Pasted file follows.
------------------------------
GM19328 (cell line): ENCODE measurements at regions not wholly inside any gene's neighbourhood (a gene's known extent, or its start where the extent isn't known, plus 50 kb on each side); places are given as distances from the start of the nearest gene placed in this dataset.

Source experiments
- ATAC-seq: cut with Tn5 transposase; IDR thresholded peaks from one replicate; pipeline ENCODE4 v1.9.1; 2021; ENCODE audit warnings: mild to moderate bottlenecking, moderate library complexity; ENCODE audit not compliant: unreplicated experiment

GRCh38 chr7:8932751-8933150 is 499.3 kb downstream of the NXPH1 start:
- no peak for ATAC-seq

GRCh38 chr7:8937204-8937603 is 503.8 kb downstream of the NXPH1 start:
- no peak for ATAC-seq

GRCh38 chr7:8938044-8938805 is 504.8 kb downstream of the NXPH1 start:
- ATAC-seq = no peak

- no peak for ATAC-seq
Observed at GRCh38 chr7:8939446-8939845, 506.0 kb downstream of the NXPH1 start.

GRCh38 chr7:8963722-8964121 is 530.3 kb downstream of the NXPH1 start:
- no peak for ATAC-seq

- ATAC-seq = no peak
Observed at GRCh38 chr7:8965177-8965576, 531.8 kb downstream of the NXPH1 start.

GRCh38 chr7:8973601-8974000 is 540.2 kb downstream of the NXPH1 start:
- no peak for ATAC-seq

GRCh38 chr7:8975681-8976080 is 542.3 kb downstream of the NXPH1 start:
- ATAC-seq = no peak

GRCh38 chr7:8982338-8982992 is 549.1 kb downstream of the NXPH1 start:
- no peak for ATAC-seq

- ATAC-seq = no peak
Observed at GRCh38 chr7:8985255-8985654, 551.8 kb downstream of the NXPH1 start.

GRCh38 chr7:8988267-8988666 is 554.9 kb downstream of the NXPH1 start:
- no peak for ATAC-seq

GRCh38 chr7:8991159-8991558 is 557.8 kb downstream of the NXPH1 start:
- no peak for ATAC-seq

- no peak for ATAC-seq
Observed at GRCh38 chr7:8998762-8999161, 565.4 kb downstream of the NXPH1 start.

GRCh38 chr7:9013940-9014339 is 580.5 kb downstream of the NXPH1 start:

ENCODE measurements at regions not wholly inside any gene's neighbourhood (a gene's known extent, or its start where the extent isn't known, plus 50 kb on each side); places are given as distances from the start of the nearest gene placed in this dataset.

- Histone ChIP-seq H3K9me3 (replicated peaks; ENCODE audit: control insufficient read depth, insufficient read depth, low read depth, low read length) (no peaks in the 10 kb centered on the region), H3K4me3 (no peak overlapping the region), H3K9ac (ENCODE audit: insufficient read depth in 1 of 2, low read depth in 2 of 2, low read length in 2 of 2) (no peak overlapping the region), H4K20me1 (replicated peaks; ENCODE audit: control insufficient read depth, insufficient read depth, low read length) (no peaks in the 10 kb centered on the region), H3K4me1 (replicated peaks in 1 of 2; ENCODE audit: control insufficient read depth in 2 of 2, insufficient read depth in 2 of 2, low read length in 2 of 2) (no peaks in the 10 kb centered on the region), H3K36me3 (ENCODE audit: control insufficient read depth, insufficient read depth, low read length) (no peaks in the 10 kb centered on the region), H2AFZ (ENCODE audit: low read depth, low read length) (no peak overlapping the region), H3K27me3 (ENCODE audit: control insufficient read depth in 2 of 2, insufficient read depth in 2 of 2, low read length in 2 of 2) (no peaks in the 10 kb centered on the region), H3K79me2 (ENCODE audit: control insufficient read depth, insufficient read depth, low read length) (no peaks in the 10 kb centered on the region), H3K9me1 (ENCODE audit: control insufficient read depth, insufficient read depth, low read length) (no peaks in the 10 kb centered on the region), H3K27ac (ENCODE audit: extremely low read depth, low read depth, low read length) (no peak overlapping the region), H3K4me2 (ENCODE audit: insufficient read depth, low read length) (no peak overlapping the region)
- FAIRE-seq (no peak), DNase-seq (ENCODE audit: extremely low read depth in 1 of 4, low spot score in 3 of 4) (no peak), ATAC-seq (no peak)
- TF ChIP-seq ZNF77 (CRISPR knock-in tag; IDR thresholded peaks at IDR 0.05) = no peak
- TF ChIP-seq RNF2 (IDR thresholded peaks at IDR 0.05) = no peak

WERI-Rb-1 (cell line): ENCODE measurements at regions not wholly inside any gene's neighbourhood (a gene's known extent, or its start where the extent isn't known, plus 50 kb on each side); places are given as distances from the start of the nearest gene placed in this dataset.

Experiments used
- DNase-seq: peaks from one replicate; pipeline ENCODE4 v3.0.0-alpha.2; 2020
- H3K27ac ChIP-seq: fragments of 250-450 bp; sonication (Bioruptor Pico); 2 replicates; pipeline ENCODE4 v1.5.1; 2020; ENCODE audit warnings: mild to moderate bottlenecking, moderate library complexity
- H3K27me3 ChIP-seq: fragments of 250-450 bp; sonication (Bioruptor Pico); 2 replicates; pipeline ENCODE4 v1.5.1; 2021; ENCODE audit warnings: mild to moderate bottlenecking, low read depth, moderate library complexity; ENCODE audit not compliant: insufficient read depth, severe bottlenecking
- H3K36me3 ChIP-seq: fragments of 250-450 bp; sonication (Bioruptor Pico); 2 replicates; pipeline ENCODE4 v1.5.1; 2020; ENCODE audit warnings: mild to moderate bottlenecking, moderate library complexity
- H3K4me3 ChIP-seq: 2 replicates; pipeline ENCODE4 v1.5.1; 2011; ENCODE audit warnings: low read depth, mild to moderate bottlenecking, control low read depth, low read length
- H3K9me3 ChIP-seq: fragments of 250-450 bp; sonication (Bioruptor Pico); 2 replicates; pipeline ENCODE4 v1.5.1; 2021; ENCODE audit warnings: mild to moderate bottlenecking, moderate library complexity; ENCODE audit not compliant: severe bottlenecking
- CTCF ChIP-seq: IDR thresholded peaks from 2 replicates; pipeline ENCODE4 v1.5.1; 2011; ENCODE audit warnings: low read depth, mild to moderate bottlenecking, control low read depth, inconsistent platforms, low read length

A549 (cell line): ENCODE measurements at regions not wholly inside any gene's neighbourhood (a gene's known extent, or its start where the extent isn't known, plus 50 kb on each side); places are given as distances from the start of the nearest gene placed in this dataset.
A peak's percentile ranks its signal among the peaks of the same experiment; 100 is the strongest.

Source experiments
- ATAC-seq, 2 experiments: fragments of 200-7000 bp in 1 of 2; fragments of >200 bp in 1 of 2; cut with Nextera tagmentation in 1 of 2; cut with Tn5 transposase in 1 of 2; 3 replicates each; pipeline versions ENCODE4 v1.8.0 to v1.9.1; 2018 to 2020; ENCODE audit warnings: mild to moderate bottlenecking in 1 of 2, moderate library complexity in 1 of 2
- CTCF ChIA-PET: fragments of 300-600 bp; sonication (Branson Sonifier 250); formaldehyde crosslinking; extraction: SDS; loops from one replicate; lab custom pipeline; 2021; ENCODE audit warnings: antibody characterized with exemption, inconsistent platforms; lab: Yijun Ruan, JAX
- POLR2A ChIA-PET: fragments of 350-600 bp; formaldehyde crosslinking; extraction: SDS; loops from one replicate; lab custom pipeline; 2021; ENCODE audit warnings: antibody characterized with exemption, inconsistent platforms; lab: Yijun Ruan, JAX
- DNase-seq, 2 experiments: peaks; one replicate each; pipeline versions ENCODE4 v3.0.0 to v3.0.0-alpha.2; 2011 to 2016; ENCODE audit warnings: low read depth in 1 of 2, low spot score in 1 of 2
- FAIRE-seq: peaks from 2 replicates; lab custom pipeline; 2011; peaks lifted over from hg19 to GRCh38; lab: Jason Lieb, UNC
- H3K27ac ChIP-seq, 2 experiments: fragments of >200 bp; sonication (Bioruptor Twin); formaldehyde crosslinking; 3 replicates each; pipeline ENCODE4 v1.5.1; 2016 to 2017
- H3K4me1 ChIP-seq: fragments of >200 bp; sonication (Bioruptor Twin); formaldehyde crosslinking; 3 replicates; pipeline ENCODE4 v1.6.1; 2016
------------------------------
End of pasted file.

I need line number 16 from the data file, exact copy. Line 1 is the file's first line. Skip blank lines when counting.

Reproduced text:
GRCh38 chr7:8973601-8974000 is 540.2 kb downstream of the NXPH1 start: